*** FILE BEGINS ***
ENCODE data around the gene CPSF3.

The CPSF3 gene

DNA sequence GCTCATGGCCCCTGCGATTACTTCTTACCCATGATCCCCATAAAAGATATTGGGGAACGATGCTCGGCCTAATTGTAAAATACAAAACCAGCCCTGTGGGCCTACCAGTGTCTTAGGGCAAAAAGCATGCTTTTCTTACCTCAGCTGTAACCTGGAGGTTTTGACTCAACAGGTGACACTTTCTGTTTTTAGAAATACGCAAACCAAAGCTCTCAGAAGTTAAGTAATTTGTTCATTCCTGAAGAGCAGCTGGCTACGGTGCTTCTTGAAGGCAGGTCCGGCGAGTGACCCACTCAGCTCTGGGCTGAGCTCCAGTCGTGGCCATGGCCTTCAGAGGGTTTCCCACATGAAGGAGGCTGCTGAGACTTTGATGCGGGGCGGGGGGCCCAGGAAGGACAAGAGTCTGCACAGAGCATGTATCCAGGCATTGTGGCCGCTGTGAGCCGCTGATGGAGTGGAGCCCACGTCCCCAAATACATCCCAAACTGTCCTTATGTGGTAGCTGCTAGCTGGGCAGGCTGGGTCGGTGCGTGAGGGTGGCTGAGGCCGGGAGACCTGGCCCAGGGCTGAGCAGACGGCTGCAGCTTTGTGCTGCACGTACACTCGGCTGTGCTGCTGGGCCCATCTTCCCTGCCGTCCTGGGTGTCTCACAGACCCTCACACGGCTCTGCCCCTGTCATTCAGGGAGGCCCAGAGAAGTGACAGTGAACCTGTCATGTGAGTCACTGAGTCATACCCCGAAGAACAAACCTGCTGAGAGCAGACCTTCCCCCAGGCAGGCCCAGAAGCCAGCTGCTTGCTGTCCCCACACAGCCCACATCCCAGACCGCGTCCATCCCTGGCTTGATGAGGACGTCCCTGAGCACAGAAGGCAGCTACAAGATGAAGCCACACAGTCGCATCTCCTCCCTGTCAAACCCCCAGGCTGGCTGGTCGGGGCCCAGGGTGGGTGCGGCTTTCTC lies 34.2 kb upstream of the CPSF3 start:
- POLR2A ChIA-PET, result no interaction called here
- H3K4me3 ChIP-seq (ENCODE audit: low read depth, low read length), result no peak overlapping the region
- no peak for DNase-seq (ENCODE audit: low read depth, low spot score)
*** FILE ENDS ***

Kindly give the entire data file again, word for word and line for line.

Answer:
ENCODE data around the gene CPSF3.

The CPSF3 gene

DNA sequence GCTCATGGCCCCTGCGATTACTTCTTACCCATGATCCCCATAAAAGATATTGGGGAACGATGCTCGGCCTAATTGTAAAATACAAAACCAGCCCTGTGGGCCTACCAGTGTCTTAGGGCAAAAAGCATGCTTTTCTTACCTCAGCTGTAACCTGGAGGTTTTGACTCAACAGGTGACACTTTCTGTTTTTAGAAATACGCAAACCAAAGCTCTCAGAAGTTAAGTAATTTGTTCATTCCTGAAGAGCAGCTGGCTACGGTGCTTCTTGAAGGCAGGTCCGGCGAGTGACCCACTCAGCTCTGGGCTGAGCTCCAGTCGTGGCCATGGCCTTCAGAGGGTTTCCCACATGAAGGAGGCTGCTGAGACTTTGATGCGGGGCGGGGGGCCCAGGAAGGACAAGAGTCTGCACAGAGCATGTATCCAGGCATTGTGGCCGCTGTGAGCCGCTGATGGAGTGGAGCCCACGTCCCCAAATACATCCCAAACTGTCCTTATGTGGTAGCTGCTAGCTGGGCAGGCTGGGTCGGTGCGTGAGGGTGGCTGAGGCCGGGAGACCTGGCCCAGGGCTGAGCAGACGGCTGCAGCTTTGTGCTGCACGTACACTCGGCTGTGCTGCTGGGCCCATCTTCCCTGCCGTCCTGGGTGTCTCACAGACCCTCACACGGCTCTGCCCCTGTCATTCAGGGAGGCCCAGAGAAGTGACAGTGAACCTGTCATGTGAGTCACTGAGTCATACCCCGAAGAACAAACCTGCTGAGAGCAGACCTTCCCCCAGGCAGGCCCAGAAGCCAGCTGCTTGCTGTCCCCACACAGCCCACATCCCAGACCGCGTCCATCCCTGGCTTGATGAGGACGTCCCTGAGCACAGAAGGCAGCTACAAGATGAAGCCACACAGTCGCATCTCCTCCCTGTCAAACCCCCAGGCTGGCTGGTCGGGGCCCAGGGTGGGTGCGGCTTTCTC lies 34.2 kb upstream of the CPSF3 start:
- POLR2A ChIA-PET, result no interaction called here
- H3K4me3 ChIP-seq (ENCODE audit: low read depth, low read length), result no peak overlapping the region
- no peak for DNase-seq (ENCODE audit: low read depth, low spot score)